Since the 2016 election, there has been a lot of talk about the rural white voters who used to vote for Democrats but were won over by Republicans in recent years. According to the narrative, Republican politicians, particularly those in the same tough-talking vein as Donald Trump, found how to connect with working class white voters in a way that eludes liberals and coastal elites. That narrative may very well be true. There were 206 counties that voted for Obama in 2008 and 2012 and then for Trump in 2016. Those counties are whiter, poorer, and less educated (at least at the college level) than the country as a whole. There are five Obama-Obama-Trump counties in Georgia: Baker, Dooly, Peach, Quitman, and Twiggs.
The question now is who those voters are and whether they can make a difference in the Peach State in 2018. It looks there is at least one Georgia Democrat who might believe it. In a recent piece for the Washington Examiner, Salena Zito suggested that State Rep. Stacey Evans (D) could target rural white voters to win the 2018 gubernatorial campaign. Prodded along by former Gov. Roy Barnes (D)—a white Democrat who used a similar strategy to win statewide in 1998—Evans might appeal to low-income white voters who cast votes for Donald Trump and try to convince them that the Democratic Party can do more for them than the GOP.
Evans’ Democratic rival Stacey Abrams doesn’t buy it. She said this to the AJC after learning that Barnes was endorsing the Evans campaign.
There are two theories of this case. One is that we attempt to recreate a coalition that has not really existed since the late ‘90s. And the other is we build a coalition based on the Georgia we have today – a Georgia that is racially diverse, that is economically, uniformly interested in how we move forward….
Abrams has a point here. Democrats won nearly all of Georgia’s statewide races prior to 1992 with strong support from rural whites and urban blacks. But that did not last long into the 2000s, with the GOP eventually taking all of the statewide offices, both chambers of the General Assembly, and a majority of the congressional delegation. Since then, white Democrats have nearly become a thing of the past. One of the Democrats’ best showings was from Barack Obama, the country’s first black president, in 2008. He received 1.8 million votes, which was 47 percent of the state total (Sen. John McCain won the state with 52.2 percent). In contrast, the Democratic gubernatorial nominees in 2010 (Roy Barnes) and 2014 (Jason Carter) received 43 and 45 percent of the statewide vote, respectively. Both were white men running moderate campaigns aimed at swing voters. Both had excellent statewide name ID. Neither came close to winning. So what makes Evans different?
I don’t know the inner-workings of the Evans campaign. It could be that Zito and Abrams have it all wrong and that Evans, if she is so lucky to win the Democratic primary, plans to use a combination of anti-Trump fervor and the GOP’s impending doom in the north Atlanta suburbs to take down whatever nominee emerges from the Republican primary. But if she is pursuing the 1998 Barnes strategy, she will have to woo a coalition that hasn’t shown up for Democrats in nearly 20 years.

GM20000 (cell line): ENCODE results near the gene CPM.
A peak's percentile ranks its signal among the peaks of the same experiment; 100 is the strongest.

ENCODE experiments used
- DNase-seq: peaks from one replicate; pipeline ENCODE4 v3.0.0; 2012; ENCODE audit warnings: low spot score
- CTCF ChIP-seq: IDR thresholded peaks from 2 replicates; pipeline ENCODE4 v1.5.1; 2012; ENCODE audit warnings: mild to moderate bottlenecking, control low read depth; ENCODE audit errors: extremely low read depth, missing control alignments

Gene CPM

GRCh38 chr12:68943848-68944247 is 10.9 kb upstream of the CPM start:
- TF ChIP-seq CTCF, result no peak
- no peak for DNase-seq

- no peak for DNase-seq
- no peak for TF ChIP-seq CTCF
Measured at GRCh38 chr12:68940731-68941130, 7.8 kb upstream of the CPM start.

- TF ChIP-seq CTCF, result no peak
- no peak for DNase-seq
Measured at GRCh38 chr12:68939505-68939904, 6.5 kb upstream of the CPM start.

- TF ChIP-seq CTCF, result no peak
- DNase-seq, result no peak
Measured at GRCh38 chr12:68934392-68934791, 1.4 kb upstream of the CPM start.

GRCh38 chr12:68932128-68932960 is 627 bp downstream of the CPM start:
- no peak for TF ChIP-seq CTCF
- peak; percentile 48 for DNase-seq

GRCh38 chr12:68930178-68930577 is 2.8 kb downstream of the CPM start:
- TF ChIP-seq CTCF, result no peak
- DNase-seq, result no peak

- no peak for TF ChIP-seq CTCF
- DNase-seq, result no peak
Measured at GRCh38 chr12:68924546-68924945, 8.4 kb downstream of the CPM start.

If you need convincing that the rural white coalition is not going to be an easy win for Evans, here are some numbers showing how Georgia’s electoral landscape has changed from Barnes in 1998 to Carter in 2014. Barnes defeated Guy Millner (R) in 1998 by a 52.5-44.1 margin. Nathan Deal (R) defeated Carter by a 52.3-44.9 margin in 2014.
- Georgia added over 750,000 voters, going from 1.8 million in 1998 to 2.55 million in 2014. During this period, rural Georgia’s share of the vote decreased from 37.1 percent to 32.5 percent. It also went strongly to the Republicans.
- In 1998, Democrats won 50.1 percent of the metro Atlanta vote and 55.7 percent of the rural Georgia vote. In 2014, they won 49.5 percent of the metro Atlanta vote and 35.4 percent of the rural Georgia vote.
- In 1998, almost 40 percent of Democratic votes came from rural Georgia. In 2014, just 26 percent did.
- Democrats won 118 counties in 1998, including 109 of the 133 in rural Georgia. In 2014, they won 34 counties, 22 of which were in rural Georgia. Only two of these 22 counties were less than 40 percent black.
- Rural counties swung from the Democrats to the Republicans by an average of 44.7 percent between 1998 and 2014.
- I haven’t even shown you Trump’s numbers yet.
Although I could be wrong, my hunch is that Democrats have not figured out how to win votes from white voters in rural Georgia, and it would be folly for them to base their 2018 strategy around it. Instead of trying to recreate the Barnes coalition from 1998, Democrats might fare better by trying to capitalize on recent inroads into Cobb and Gwinnett, both of which voted for Hillary Clinton in 2016, and the northern Atlanta suburbs that almost sent Jon Ossoff to Congress in 2017. With this area’s general discontent about President Trump (which may be amplified in the governor’s race if Brian Kemp or Michael Williams wins the GOP nomination) and expected backlash to Republican policies like campus carry, Democrats are likely to be in much friendlier territory than in the rural areas that abandoned them long ago.